Jenna had assumed her friend was still as enamored as she was with everything the city had to offer. For heaven's sake, Melbourne provided a veritable host of absolutely, brilliant wedding venues. And they were all so wonderfully convenient.
      Unfortunately, this matter of convenience was yet another stumbling block for Jenna. Of course, she'd known that the wedding would take up an entire Saturday, but that was fine. While she worked most weekends, she would happily give a full day to her girlfriend, taking Cate out for breakfast before the necessary hairdressing and makeup appointments.
      But a trip into the country was quite another matter entirely. Almost certainly, Jenna would need to drive out to Wirralong on Friday afternoon, and she wouldn't be back till late Sunday.
      Her problem wasn't just the huge time suck. Jenna didn't do country. Not ever.
      Not anymore.
      When had she not been paying attention?
      This was her mistake, though, and it was way too late to question or complain about the plans. Jenna certainly wouldn't let her good friend down. She would have to view this wedding as yet another challenge, albeit a much more personal challenge than corporate law, but one worthy of her best effort.
      Resolute as she turned to the full-length mirror, Jenna took a closer look at her reflection. Wow. The dress really was amazing, and Cate was right – it suited her perfectly. The halter neck showed off her shoulders, which were possibly her best asset and it was ages since she'd worn such a feminine, softly flowing skirt.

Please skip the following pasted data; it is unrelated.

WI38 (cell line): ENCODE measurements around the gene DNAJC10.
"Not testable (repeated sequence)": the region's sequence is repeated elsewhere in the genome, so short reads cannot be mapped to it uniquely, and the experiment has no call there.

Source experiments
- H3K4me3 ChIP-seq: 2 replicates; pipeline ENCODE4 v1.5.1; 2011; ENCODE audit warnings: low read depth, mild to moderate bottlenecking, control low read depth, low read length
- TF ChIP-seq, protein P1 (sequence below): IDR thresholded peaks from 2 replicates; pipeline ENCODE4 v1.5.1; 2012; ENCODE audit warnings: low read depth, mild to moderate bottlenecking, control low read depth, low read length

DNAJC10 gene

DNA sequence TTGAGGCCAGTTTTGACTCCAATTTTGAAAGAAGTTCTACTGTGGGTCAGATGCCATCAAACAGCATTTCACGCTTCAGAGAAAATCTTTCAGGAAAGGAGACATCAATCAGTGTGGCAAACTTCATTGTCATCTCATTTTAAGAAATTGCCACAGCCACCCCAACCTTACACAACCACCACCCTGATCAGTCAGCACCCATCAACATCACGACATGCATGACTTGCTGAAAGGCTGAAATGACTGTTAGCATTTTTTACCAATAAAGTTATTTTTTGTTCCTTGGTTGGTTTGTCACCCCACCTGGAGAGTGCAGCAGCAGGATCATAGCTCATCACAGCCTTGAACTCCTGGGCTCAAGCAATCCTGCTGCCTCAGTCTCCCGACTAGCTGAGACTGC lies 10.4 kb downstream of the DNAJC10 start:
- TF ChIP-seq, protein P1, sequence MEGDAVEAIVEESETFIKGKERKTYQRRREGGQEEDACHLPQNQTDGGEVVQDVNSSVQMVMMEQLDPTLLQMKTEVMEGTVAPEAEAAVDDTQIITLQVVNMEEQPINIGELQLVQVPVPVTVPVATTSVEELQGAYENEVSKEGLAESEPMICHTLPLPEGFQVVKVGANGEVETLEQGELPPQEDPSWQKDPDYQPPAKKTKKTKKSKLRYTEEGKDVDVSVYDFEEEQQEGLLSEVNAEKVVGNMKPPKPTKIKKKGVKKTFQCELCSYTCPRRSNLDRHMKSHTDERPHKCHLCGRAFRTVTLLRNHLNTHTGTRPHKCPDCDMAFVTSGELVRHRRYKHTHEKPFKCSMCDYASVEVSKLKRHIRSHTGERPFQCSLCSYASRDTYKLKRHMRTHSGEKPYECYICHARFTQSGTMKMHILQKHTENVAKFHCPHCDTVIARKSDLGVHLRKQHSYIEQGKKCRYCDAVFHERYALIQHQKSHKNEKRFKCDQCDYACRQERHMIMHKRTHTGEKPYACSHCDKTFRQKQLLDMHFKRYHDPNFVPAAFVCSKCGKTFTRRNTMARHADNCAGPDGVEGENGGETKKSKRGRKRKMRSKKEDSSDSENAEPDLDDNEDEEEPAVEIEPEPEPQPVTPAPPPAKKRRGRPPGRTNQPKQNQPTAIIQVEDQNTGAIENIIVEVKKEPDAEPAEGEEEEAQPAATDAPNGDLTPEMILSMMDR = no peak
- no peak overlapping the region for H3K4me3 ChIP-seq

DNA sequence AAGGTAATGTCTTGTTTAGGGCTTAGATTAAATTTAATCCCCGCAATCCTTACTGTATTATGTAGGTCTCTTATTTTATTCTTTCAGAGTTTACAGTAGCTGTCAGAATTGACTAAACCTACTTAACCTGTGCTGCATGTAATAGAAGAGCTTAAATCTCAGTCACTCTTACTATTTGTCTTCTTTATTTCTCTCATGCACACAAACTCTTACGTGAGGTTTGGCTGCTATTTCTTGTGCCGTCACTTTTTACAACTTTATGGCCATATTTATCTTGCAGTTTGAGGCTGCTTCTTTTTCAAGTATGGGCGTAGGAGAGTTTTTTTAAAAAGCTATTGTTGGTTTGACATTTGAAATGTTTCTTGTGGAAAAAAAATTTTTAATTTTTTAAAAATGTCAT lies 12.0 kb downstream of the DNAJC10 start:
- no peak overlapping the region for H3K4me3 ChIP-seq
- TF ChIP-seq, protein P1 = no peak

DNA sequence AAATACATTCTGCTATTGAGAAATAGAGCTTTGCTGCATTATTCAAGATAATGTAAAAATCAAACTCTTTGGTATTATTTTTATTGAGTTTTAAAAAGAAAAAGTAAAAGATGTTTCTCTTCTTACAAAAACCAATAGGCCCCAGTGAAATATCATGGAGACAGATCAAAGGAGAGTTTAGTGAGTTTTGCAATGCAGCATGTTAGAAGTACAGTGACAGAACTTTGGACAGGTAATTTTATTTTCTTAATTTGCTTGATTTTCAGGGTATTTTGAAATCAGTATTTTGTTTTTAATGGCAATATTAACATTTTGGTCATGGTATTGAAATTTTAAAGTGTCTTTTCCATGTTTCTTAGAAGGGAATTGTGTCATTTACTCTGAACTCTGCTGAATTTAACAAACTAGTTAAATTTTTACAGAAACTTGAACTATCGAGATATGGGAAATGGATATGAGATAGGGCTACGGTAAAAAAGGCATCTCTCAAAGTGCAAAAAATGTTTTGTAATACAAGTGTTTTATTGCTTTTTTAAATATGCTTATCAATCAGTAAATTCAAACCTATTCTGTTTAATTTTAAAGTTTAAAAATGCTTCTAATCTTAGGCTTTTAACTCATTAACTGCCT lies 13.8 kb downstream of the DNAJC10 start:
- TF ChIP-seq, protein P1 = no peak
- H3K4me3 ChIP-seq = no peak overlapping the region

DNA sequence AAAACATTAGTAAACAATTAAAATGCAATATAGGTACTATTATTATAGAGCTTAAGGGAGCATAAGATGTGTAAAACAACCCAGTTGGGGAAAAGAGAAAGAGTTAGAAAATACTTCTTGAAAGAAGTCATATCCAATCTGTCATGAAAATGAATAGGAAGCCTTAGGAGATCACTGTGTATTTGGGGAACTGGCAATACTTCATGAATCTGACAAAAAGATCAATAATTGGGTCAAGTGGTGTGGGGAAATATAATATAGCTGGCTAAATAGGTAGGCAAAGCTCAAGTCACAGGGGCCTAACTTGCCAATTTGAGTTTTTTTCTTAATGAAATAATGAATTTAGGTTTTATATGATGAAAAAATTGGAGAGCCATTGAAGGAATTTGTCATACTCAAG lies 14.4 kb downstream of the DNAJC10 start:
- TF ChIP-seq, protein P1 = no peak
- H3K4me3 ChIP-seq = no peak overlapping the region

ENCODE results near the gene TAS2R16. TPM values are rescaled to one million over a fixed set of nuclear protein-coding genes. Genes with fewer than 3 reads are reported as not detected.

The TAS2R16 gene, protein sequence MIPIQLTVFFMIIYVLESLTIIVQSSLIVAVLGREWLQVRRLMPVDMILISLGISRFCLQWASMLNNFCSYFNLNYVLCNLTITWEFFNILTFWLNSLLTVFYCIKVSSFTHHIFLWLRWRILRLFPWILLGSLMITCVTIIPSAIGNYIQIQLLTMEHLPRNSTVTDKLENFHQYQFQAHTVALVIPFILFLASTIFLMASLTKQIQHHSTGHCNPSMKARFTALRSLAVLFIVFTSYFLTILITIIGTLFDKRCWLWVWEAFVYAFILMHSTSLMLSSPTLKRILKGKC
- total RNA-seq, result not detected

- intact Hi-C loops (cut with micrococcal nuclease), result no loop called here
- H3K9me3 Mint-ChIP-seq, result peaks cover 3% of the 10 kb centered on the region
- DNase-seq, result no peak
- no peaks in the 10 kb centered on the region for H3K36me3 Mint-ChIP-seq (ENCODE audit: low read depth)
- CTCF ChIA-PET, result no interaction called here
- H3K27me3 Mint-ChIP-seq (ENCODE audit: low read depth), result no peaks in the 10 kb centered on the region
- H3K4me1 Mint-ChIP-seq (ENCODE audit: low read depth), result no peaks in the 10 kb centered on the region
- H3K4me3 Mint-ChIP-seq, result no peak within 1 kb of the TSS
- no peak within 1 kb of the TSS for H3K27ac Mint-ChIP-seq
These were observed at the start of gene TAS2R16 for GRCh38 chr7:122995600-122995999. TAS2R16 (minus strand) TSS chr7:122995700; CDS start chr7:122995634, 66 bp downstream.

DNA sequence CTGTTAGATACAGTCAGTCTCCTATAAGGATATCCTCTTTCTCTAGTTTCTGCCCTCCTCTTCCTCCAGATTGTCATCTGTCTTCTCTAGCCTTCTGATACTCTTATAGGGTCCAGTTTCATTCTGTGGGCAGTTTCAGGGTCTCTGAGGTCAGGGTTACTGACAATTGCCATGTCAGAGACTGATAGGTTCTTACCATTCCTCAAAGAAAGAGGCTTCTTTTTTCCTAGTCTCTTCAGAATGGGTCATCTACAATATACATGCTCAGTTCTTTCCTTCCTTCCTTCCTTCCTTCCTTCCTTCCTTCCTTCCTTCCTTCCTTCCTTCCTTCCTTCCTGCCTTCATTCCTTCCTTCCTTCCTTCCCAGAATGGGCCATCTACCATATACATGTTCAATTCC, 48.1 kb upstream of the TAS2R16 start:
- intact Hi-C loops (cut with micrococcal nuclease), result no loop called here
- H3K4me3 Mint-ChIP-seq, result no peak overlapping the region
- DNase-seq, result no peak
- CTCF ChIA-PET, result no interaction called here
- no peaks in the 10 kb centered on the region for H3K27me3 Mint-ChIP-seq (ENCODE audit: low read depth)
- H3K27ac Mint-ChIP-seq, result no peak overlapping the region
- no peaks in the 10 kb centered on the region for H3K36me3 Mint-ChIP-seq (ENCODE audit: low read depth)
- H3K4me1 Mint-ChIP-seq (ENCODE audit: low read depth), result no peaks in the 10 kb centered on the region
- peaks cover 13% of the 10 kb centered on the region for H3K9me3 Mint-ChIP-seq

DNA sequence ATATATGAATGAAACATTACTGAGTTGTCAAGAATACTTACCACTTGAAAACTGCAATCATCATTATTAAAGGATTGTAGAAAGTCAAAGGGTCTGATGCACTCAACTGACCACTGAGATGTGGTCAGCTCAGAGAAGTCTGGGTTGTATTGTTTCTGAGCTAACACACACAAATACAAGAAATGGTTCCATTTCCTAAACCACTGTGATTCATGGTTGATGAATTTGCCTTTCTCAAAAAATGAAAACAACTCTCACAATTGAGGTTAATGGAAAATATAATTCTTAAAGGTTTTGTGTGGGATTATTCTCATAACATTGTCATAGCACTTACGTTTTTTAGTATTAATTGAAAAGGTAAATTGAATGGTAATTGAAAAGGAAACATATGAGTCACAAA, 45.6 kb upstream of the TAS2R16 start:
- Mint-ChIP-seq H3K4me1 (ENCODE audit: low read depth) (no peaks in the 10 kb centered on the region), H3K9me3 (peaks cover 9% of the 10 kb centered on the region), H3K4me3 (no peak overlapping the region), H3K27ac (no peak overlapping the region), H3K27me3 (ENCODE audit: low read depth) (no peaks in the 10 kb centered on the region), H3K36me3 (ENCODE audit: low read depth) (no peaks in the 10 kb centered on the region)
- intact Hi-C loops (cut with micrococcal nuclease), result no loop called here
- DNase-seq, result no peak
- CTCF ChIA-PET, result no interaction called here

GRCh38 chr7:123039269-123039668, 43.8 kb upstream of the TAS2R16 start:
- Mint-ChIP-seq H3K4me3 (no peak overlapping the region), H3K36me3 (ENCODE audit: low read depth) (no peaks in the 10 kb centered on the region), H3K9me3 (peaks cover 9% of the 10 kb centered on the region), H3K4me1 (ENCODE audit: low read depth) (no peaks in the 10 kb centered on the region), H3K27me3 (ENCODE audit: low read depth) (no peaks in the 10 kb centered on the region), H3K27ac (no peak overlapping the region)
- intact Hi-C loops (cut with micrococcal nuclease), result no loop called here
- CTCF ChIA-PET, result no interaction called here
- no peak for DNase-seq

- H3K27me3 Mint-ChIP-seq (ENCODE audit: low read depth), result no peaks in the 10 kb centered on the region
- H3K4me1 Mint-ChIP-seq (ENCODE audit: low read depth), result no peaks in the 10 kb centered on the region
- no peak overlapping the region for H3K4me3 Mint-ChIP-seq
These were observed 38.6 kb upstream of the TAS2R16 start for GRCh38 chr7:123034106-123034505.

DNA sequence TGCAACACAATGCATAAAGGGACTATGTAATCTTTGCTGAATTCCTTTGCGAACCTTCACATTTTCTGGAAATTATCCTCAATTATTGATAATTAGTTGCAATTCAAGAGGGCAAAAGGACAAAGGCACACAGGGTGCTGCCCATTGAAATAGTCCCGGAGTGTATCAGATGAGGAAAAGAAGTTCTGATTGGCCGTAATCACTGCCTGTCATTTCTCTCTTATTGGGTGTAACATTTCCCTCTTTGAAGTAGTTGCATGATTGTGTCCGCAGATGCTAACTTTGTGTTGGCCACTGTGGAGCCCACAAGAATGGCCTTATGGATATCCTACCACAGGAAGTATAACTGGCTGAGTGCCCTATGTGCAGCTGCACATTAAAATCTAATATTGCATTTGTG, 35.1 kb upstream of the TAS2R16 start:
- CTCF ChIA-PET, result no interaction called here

Jenna's usual apparel consisted of dark suits (mostly black – this was Melbourne, after all) and silk shirts in white, cream or grey. These she combined with the highest heels she could manage, a necessity required by the gap between her average height and the lofty heights of the men who filled her working life.
      It was a bit of a shock now to see herself looking so undeniably feminine.
      'We'll need to take the hemline up a little,' the sales assistant was saying as she whipped a tape measure from around her neck. 'But that's not a problem. We have an in-house dressmaker who can deal with that in a flash.'
      'Excellent,' Cate responded with a beaming smile. 'So, are you happy with this dress, Jen?'
      Jenna glanced again at her reflection, imagining her hair released from its usual neat updo and a bouquet of blossoms in her arms. She would be almost unrecognizable and, for some reason, she couldn't quite explain, that possibility appealed. 'Yes, I am,' she said. 'Very happy.'
      'Great.' Cate clapped her hands, clearly delighted and no doubt relieved to have another wedding detail locked in.











Leo . . . how could you live such an ordinary, respectable life and then leave me with such a mystery?

A year after her husband Leo's death, widow Daisy invites her three adult children to join her for a holiday in beautiful Venice. It will be wonderful, her chicks under one roof again in their father's birthplace. But is it possible to recapture the past?

Marc's marriage is in jeopardy, but for his mother's sake, he convinces his wife to keep up appearances. Anna's trying to hide the truth about the dismal state of her London acting career; and Ellie, enjoying a gap year and uncertain about her future choices want to avoid family pressure to conform.
Despite the magic of Venice, family ties are tested to the limit, especially when a shocking secret from Leo's past is revealed. Now everything they value about love, family, commitment and trust must be re-examined.
How can one family holiday require so much courage? Will Daisy's sentimental journey make or break them?
From the multi-award-winning author, Barbara Hannay comes a moving and heartfelt family drama about difficult choices and finding happiness in the most unexpected places.







Marc hesitated, twisting the beer glass in front of him without lifting it to his lips. He said, 'I'd really like you to come, too.'
      Bronte gasped. Was Marc for real? Did he honestly expect her to front up to his family as if they were still together? As if she hadn't walked out on their marriage? As if she'd never confessed about that night with Henry?